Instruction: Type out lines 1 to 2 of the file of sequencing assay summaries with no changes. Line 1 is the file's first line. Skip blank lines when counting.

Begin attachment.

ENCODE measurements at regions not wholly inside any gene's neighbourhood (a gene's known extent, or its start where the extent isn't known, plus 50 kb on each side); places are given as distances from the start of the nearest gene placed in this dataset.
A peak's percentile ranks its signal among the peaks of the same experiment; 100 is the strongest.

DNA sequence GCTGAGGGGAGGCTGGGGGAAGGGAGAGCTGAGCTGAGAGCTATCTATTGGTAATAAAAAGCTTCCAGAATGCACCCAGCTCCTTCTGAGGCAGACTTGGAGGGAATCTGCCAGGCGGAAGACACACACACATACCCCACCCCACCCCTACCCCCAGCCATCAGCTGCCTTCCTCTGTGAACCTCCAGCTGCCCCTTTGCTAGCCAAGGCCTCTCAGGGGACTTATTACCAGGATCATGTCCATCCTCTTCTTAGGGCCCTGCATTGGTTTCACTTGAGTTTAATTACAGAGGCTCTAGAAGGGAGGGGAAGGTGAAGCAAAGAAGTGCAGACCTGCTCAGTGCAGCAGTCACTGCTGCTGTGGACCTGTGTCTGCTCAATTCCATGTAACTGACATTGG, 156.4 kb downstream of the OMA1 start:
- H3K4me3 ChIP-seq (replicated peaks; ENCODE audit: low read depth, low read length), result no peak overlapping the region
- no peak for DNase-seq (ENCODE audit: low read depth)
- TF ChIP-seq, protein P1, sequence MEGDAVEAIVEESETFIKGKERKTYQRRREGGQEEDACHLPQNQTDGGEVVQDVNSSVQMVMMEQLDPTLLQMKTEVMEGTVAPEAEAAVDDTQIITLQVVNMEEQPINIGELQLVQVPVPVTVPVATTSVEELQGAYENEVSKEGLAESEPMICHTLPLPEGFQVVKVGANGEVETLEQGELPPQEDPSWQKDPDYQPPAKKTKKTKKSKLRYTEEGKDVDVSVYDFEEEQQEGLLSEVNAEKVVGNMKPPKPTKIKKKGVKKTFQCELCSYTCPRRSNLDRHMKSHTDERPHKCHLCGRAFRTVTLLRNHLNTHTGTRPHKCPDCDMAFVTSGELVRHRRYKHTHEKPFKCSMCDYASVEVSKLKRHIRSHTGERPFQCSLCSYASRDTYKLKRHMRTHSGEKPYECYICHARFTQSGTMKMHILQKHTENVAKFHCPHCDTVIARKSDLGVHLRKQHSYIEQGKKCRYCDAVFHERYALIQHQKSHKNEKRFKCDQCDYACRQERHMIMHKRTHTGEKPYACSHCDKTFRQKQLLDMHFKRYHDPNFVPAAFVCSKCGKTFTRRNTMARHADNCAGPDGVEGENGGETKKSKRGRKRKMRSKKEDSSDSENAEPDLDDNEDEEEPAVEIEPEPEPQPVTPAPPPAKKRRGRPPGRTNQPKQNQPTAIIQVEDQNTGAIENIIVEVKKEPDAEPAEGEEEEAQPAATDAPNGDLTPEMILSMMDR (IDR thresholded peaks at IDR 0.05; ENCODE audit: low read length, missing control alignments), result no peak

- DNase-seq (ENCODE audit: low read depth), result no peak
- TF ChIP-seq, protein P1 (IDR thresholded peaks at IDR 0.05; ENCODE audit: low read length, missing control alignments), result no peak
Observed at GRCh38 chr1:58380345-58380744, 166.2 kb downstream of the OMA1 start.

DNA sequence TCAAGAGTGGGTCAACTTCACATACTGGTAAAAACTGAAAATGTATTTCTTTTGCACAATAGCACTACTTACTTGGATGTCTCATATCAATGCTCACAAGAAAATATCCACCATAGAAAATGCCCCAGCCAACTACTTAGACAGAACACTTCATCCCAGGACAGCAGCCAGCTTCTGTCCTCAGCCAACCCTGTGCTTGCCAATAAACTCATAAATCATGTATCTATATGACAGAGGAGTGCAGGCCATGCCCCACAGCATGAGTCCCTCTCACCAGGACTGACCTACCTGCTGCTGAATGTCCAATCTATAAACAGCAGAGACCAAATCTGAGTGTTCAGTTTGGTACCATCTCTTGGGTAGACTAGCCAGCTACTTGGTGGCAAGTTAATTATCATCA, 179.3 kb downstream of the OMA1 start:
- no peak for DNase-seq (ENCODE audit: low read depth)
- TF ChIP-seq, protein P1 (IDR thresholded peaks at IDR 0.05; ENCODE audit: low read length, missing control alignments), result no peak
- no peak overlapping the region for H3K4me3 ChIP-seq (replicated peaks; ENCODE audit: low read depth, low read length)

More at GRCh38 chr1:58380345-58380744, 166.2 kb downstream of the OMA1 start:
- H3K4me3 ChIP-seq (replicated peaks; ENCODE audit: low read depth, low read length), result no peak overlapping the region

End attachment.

ENCODE measurements at regions not wholly inside any gene's neighbourhood (a gene's known extent, or its start where the extent isn't known, plus 50 kb on each side); places are given as distances from the start of the nearest gene placed in this dataset.
A peak's percentile ranks its signal among the peaks of the same experiment; 100 is the strongest.